X Corp is now suing a sublessee for unpaid rent

Irony alert: Complaint cites defendant as claiming X 'did not even pay rent for such period'

Elon Musk's X Corp is suing a former subtenant for breach of contract, saying it owes X nearly three-quarters of a million dollars in unpaid rent and early lease termination fees – ironic as Twitter itself is being sued for not allegedly paying rent on the same building. 

X says in its complaint [PDF] that Atlas Exploration, a company marketing an invite-only credit card with dining and travel perks (and formerly known as Point Up), sublets the entire 30th floor of 650 California Street (where The Register also has an office) from X with a contract lasting until 2025.

Last year, Atlas negotiated an early termination of that lease with X which required it to pay a $1.1 million early termination fee and several months of rent, but X Corp alleges it hasn't forked over a dime. 

"Atlas failed to timely make any of the payments to X Corp that it agreed to under the Termination Agreement, and has since refused to make any of those payments, despite X Corps' demands," the complaint asserts. 

The lawsuit (and the termination agreement included as an exhibit) indicate that Atlas would pay the termination fee in three installments, as well as the back rent for months the space was unoccupied – in this case September, October and November of 2022, totaling $340,263.09. X says it has fully drawn Atlas' letter of credit, leaving a remaining balance of $713,569.09 that X says it's owed. 

X says in the complaint that it contacted Atlas in April 2023, demanding the $714k it was owed, and Atlas responded with a letter (both included as exhibits to the complaint linked above) that alleged X Corp had operated in bad faith and "misled" Atlas during the lease termination negotiations. 

"Twitter assured Atlas repeatedly that it should expect to move out in August. Accordingly, Atlas relied on Twitter's assurances and vacated the premises in August, 2022," Atlas attorney Kevin Hill says in his email back to X's lawyers. 

Hill claims in the email: "Due to Twitter's delays, however, the Agreement was not executed until October. Twitter is now demanding that Atlas pay rent in full for September and October, 2022, even though Twitter had possession of the premises in August 2022."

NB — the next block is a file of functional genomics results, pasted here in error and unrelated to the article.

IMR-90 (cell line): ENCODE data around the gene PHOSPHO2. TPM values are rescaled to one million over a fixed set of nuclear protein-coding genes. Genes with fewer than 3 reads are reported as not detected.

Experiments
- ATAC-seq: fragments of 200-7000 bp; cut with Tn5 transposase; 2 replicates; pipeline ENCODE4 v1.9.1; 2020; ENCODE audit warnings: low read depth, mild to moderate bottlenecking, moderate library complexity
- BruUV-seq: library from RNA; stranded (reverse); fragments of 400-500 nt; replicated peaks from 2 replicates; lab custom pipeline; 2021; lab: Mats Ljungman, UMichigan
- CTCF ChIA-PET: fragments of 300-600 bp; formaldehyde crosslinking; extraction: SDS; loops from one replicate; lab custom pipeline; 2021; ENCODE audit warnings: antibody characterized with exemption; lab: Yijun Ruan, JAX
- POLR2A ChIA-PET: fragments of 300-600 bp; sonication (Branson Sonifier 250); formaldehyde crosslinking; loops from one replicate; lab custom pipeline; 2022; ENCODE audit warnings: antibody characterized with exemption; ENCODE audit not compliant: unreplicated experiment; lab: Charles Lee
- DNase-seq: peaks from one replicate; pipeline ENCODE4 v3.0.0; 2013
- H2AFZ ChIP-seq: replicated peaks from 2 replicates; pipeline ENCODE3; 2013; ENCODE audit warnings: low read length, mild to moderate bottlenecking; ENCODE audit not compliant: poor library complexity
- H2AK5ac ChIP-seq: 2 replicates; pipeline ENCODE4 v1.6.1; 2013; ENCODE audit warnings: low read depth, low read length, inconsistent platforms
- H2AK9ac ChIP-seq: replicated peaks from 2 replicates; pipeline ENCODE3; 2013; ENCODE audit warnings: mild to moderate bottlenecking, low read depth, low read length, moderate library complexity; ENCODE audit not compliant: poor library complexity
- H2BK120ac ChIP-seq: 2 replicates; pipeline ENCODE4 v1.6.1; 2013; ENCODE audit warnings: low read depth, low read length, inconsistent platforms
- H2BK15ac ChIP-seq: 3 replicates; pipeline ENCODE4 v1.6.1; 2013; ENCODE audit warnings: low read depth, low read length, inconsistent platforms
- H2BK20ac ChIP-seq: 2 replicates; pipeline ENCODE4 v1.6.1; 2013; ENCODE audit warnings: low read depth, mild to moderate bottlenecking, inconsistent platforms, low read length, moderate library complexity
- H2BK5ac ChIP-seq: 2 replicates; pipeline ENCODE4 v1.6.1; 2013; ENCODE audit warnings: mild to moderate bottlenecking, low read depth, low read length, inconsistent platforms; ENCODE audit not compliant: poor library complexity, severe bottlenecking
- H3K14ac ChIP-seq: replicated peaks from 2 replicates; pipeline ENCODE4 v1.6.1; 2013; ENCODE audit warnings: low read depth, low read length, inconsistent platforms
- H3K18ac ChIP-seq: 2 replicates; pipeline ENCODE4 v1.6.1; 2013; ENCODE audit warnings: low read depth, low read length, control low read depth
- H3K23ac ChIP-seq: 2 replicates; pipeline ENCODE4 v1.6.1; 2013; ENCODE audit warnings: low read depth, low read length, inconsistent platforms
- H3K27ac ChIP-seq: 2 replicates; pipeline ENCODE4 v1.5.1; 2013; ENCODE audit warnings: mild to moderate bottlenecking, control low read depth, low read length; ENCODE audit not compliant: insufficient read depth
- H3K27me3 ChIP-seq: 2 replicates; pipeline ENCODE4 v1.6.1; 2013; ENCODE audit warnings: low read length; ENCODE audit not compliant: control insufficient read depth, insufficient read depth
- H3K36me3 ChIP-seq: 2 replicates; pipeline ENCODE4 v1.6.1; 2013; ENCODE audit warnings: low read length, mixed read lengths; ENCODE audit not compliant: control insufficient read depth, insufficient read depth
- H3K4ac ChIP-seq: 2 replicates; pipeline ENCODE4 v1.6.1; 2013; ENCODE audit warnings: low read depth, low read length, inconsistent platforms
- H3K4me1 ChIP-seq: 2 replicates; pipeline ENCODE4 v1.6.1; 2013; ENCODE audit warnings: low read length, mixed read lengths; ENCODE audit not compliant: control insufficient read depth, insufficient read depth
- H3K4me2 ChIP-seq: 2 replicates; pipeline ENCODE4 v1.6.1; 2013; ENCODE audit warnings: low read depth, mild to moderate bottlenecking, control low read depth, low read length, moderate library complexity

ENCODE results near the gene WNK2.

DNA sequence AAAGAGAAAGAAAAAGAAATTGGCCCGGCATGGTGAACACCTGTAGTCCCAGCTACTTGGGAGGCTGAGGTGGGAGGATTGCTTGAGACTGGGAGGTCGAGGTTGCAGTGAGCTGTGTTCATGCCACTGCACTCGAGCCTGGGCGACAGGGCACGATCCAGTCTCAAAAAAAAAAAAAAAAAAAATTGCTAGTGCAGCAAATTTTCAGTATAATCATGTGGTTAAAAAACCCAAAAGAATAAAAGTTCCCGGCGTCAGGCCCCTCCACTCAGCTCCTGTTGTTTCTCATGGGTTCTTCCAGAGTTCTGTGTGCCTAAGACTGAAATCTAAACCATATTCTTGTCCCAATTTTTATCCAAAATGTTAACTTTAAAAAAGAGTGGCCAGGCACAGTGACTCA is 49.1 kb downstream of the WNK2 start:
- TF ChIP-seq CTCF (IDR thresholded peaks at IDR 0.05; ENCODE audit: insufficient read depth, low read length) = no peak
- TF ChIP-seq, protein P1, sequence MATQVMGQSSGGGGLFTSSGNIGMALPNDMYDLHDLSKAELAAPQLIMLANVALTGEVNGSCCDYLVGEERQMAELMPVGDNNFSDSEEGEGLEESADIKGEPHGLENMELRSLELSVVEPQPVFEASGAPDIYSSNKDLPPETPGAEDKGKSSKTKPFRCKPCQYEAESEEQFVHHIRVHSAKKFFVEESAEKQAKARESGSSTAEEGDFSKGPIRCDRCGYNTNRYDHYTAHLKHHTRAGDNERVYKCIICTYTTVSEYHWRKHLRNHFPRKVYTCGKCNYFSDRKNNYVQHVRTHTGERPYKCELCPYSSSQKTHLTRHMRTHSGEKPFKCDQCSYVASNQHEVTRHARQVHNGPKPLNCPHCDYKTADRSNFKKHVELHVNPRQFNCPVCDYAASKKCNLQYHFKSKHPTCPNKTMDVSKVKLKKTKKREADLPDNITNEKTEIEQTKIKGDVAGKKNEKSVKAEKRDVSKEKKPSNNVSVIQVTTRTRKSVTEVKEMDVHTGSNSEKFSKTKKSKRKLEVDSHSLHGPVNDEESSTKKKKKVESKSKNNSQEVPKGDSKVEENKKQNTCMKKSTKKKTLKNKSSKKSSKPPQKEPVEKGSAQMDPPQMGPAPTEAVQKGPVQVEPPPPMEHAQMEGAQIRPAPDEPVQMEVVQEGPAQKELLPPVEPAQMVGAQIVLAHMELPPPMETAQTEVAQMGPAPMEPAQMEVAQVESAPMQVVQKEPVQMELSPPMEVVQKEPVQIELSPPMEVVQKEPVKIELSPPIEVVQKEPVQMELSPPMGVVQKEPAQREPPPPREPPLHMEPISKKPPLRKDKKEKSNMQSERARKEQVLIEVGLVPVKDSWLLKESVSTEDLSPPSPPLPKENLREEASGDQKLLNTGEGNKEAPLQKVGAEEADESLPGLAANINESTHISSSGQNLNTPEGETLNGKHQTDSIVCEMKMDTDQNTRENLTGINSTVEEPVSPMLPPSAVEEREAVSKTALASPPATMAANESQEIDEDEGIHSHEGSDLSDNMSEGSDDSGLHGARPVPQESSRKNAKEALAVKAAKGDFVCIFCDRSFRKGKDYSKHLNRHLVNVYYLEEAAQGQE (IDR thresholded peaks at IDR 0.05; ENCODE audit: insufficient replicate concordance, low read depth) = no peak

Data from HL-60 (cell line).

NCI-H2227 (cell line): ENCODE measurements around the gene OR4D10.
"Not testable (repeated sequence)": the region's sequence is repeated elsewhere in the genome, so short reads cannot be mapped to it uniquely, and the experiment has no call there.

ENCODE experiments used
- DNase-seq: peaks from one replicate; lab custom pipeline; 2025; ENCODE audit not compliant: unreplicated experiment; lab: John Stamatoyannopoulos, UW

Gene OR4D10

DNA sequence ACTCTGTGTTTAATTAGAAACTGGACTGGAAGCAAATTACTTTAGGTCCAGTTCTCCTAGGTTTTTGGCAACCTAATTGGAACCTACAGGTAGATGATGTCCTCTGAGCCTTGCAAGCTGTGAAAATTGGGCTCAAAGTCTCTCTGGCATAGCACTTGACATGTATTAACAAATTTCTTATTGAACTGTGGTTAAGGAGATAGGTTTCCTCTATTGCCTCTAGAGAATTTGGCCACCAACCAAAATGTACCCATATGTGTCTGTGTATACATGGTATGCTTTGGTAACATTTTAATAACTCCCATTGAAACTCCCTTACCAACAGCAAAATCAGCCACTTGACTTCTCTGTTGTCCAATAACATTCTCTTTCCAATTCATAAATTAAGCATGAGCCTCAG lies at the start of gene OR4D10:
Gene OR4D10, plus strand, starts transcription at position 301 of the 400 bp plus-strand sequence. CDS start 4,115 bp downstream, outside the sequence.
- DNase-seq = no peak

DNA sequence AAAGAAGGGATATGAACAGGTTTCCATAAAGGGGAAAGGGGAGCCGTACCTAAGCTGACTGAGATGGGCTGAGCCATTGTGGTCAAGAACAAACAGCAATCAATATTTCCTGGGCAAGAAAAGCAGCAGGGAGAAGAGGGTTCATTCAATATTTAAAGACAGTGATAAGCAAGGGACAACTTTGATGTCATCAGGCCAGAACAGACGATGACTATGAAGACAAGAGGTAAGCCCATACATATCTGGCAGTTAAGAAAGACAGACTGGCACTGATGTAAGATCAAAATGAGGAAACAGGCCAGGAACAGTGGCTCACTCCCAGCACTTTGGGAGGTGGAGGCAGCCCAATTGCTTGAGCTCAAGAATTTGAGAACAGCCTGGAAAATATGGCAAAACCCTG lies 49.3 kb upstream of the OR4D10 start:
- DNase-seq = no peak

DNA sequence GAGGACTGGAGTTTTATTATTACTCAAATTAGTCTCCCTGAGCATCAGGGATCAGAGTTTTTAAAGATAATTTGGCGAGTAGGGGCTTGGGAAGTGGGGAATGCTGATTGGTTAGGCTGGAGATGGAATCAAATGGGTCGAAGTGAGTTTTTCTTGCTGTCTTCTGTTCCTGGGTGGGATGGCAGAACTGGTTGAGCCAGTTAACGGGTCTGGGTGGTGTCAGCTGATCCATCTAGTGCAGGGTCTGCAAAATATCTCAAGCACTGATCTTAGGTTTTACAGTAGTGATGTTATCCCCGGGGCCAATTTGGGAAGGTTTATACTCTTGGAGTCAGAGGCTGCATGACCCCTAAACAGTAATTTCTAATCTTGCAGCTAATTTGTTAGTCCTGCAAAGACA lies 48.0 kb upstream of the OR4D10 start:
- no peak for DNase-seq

X's response is that Atlas still owes the money because the new sublessee hadn't moved in yet, meaning X's delay in getting the early termination agreement completed may be a key factor in deciding the case.

Likewise, X also says that Atlas made no mention of the early termination fee in its response to X, which Musk and co concluded means it didn't dispute that it owed the unpaid termination fee. The termination agreement itself, however, mentions that the fee is based on an early termination date of August 1, while the agreement itself has October 5 penciled into the contract as the date the agreement was entered into. 

We need not remind El Reg readers of the multitude of lawsuits that Twitter, now X, is facing that allege unpaid rent since Elon Musk took over.

Early this year, multiple landlords accused Twitter/X of not paying the rent, including on its Market Square HQ, property owned by the British crown, and even unpaid rent at 650 California Street - the building in question in this suit. 

While X argues in the suit that it "has suffered monetary and other damages" in an amount at least that of the three-quarters of a million bucks it's trying to extract, Atlas quite apparently disagreed. 

In a letter, marked as exhibit 4 in the complaint [PDF], Atlas claims: "We understand that Twitter did not pay rent to the landlord for the months of September and October, 2022, and consequently has not suffered any actual damages.

It went on to allege: "The payment of rent to Twitter for [those] months … would constitute an unjust windfall because Twitter did not even pay rent for such period." 

We contacted lawyers for both X and Atlas to ask questions about the case, and get some clarification, but haven't heard back from either. ®

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